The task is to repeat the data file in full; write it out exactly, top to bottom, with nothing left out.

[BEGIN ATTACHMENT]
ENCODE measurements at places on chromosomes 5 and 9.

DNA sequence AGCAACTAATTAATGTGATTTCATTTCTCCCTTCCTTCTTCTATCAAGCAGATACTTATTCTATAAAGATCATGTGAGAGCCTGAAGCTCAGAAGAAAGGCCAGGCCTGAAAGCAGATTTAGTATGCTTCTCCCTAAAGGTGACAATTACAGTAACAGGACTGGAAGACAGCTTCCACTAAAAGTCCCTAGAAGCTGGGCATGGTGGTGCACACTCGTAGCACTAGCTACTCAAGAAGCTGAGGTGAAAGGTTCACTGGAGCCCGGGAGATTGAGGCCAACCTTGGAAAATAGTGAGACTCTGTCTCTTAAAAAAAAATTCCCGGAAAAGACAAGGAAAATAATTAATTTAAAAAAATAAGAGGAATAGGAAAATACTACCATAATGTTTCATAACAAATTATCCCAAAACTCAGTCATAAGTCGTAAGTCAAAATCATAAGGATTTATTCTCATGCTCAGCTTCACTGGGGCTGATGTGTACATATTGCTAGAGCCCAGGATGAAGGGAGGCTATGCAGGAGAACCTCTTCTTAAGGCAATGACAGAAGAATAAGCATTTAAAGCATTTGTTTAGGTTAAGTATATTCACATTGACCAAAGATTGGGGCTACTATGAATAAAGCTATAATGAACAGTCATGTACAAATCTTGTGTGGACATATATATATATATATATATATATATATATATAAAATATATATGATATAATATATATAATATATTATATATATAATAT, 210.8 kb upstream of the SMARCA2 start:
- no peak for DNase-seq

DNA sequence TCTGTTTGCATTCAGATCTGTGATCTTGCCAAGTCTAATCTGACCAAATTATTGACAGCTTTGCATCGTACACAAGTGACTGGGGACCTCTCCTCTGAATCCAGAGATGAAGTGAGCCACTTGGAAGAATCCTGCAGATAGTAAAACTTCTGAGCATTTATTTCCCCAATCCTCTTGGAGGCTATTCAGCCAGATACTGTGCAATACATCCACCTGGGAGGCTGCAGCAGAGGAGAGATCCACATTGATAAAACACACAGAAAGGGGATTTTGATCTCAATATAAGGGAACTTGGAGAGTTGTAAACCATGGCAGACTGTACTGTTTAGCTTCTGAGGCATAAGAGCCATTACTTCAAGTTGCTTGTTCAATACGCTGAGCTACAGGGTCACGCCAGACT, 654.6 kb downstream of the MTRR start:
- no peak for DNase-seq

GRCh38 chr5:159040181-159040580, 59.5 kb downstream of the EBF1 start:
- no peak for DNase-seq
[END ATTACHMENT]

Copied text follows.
ENCODE measurements at places on chromosomes 5 and 9.

DNA sequence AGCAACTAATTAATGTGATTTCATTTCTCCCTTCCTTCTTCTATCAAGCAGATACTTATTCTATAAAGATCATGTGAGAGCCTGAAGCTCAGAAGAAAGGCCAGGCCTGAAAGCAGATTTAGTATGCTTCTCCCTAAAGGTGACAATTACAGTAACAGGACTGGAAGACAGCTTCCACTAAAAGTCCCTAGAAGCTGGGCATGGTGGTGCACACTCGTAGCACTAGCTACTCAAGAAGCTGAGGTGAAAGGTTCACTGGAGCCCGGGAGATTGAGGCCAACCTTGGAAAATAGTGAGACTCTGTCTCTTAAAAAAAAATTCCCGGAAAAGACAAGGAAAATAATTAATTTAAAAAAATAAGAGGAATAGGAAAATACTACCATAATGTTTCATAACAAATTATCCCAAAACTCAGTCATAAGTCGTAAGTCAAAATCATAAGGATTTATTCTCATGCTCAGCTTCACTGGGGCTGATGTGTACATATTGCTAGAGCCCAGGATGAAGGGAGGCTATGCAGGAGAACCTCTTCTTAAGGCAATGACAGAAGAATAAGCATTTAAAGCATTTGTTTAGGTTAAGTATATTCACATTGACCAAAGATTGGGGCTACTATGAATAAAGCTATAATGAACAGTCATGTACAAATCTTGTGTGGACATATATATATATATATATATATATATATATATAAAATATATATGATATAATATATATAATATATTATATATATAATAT, 210.8 kb upstream of the SMARCA2 start:
- no peak for DNase-seq

DNA sequence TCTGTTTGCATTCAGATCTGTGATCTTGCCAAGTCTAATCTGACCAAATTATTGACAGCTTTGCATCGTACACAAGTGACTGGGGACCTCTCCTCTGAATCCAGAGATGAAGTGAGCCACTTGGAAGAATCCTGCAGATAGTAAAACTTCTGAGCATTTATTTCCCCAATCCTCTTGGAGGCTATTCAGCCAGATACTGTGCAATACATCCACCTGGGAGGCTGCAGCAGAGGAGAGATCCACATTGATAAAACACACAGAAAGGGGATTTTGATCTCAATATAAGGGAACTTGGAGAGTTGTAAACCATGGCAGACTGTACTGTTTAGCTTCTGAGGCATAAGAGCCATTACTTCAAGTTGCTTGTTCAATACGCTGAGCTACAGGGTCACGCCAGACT, 654.6 kb downstream of the MTRR start:
- no peak for DNase-seq

GRCh38 chr5:159040181-159040580, 59.5 kb downstream of the EBF1 start:
- no peak for DNase-seq